Old Geezers Out to Lunch

Old Geezers Out to Lunch
The Geezers Emeritus through history: The Mathematician™, Dr. Golf™, The Professor™, and Mercurious™

Sunday, August 14, 2016

No Time, Like Now

Since I am a Geezer, after all, it's no surprise that the last few years have put me face to face with various intimations of mortality. Recent years have seen us bid farewell to both my father and father-in-law at ages 83 and 90, respectively. Several good friends have become breast-cancer survivors, and even my recent knee injury, though little more than a glorified mechanical issue, has reminded me that the body physical is a resource that wears out eventually. Late last year, I turned 60 years old, and an instant later I'm now looking at my 61st birthday in a few months. It's not that 61feels particularly old to me, but it does remind me of the fact that when another 10 such moments or so, I will be 70 years of age, and at that point it becomes a little hard to ignore the reality.

All of which makes a Geezer consider quality of life and what goals and aspirations one should have when you can no longer pretend that you are not a Geezer.  I find the concept of a "bucket list" to be silly, at the very least; still, one can't ignore wondering where to put your energy and physical ability while the energy and physical ability is still there for the putting.

One of my best friends this week was faced with a medical decision as she concludes treatment for breast cancer. One option would have statistically increased the odds for a longer life, but only by a matter of low single-digit percentages. Following that course of action, though, would give her a 50-50 chance some rather serious side effects that could greatly compromise quality of life. Either way, these things are merely statistical odds, but she chose to think of the option as long life vs. good life. After a period of contemplation at the beach in Santa Monica, she is choosing to maximize the chances for a good quality of life at the possibility of making it shorter. With her good life, she wants to roam the country a bit with a camper trailer she owns, perhaps traveling with her granddaughters from time to time. She wants to write books, and meet people and see things she's not yet met or seen.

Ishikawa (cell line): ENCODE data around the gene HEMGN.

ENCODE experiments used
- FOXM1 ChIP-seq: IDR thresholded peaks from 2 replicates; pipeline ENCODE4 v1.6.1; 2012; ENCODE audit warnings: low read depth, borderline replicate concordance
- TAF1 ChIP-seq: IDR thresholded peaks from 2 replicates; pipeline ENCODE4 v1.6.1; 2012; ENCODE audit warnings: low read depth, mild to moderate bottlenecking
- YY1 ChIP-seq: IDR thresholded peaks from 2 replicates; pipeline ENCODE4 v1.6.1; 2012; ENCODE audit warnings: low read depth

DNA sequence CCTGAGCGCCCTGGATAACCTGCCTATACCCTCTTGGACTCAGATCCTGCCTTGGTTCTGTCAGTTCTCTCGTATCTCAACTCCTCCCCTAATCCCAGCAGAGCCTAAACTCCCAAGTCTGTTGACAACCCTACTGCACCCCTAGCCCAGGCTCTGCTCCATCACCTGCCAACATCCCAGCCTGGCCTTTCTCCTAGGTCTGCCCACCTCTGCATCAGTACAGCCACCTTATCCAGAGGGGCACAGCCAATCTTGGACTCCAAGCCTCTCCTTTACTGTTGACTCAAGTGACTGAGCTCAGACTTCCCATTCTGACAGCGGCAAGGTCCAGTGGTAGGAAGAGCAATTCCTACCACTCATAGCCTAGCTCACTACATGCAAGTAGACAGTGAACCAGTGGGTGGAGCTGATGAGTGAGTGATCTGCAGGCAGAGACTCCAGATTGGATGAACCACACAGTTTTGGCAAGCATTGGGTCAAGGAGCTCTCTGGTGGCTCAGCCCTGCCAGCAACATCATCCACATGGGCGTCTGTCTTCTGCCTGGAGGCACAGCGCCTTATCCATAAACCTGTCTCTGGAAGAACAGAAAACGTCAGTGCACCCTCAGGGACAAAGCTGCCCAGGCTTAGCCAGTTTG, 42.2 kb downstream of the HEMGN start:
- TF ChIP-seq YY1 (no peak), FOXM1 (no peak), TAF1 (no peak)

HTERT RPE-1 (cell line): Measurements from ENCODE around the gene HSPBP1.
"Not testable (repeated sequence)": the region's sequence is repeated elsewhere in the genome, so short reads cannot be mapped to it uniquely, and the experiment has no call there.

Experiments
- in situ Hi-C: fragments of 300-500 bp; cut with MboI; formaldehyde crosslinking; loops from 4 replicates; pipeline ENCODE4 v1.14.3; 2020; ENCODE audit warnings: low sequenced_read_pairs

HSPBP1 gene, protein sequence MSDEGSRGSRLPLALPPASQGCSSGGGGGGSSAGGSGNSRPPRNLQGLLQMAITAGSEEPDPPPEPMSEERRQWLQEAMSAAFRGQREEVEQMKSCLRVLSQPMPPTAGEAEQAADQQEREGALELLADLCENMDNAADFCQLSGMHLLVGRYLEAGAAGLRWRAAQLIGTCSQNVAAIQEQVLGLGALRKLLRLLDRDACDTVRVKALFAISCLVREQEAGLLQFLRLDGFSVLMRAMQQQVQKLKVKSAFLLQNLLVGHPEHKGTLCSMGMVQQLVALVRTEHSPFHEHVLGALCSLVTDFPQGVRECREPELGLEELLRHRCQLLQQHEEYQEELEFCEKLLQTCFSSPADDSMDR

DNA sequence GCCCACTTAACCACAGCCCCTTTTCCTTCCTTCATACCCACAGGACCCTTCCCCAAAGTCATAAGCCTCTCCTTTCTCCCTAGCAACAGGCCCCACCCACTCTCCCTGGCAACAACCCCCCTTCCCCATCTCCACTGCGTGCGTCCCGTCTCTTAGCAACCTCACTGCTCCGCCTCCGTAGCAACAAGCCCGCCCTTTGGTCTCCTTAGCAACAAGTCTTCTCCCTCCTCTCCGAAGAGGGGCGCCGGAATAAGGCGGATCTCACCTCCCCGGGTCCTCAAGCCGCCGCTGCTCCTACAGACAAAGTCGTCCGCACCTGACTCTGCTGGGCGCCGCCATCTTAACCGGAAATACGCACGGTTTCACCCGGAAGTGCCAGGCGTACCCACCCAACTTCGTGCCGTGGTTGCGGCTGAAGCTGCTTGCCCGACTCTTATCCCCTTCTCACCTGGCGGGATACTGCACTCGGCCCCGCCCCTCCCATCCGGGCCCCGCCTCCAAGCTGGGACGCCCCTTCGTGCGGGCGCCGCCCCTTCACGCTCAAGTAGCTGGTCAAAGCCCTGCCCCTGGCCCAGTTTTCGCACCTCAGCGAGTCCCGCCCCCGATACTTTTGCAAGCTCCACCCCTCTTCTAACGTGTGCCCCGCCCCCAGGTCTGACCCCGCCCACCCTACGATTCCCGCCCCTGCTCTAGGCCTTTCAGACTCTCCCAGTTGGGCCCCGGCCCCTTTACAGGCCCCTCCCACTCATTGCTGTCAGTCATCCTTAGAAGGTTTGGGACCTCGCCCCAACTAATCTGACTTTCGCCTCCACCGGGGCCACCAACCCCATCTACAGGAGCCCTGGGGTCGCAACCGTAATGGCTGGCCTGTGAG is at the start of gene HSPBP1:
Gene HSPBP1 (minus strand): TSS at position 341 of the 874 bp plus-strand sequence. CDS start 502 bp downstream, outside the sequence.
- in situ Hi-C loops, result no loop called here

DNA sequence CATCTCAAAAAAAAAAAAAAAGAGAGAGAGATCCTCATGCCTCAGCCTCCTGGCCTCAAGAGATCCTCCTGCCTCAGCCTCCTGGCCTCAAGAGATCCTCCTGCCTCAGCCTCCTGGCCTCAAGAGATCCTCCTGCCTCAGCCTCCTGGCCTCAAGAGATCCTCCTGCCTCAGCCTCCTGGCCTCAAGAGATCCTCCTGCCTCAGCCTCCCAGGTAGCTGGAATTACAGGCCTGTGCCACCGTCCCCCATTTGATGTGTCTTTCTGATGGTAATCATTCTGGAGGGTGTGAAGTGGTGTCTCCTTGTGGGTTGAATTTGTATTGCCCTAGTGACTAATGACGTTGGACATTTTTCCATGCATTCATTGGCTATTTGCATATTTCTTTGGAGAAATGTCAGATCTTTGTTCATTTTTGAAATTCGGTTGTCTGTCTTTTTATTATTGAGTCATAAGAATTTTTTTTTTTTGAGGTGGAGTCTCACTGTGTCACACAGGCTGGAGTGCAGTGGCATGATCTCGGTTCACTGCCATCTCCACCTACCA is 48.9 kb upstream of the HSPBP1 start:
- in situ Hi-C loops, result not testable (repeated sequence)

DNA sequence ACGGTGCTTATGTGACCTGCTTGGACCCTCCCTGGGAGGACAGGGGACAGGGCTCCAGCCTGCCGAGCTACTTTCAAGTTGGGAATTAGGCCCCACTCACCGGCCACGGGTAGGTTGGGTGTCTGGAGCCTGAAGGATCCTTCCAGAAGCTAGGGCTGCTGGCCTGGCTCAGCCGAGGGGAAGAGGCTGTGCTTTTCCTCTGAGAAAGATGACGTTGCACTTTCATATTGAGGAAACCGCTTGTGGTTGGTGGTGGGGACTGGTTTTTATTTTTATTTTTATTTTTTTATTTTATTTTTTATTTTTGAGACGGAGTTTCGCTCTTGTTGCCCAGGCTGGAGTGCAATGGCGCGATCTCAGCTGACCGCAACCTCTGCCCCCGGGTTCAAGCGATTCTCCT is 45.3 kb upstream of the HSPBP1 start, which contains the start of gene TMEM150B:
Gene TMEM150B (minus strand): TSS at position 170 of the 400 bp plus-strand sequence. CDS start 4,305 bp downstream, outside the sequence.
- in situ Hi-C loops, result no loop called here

Which is a very admirable thing, I believe. And this makes me wonder a bit what I hope to do with the 10 or 15 or perhaps 20 decent years of Geezerhood ahead (for the males in my clan, 80 years of age is a pretty ancient patriarch).

The goals, I realize, are pretty modest and accomplishable. I want to spend some time roaming the southwest US, where the desert relaxes me and connects me to a sense of the earth's majestic age like no other landscape. I also want to spend time in the mountains again—either in Colorado, Canada, or Alaska, where I sense the incredible drama of time. To see some places I've not yet seen,  I want to travel some places with my bride, to other places with good friends. I want to be the daycare provider for grandchildren. I want to once again own a friendly dog.

And I want to walk every street in Minneapolis.

I'm not sure where this last aspiration came from, but I'm sure it has to do with the fact that I've been almost unable to walk for the last month and am thus reminded of how precious physical mobility is. I checked into this, and learned that there are just over 1200 miles of officially sanctioned streets in Minneapolis proper, and doing the math reveals that it should be easily possible to walk this territory over the next 10 years. A pace of 120 miles a year is, after all, less that 2.5 miles a week. In good times, I probably walk that much each day.

So on a pure distance basis, this is laughably easy, though of course in practice it means driving to various neighborhoods, some of which are not particularly safe. And it means doing it on minus-20 degree days in mid-winter. And on days when it is raining. And on some streets that are barely streets at all, but cruddy little alleys behind railroad tracks, etc. etc.  Still it's a modest goal, really.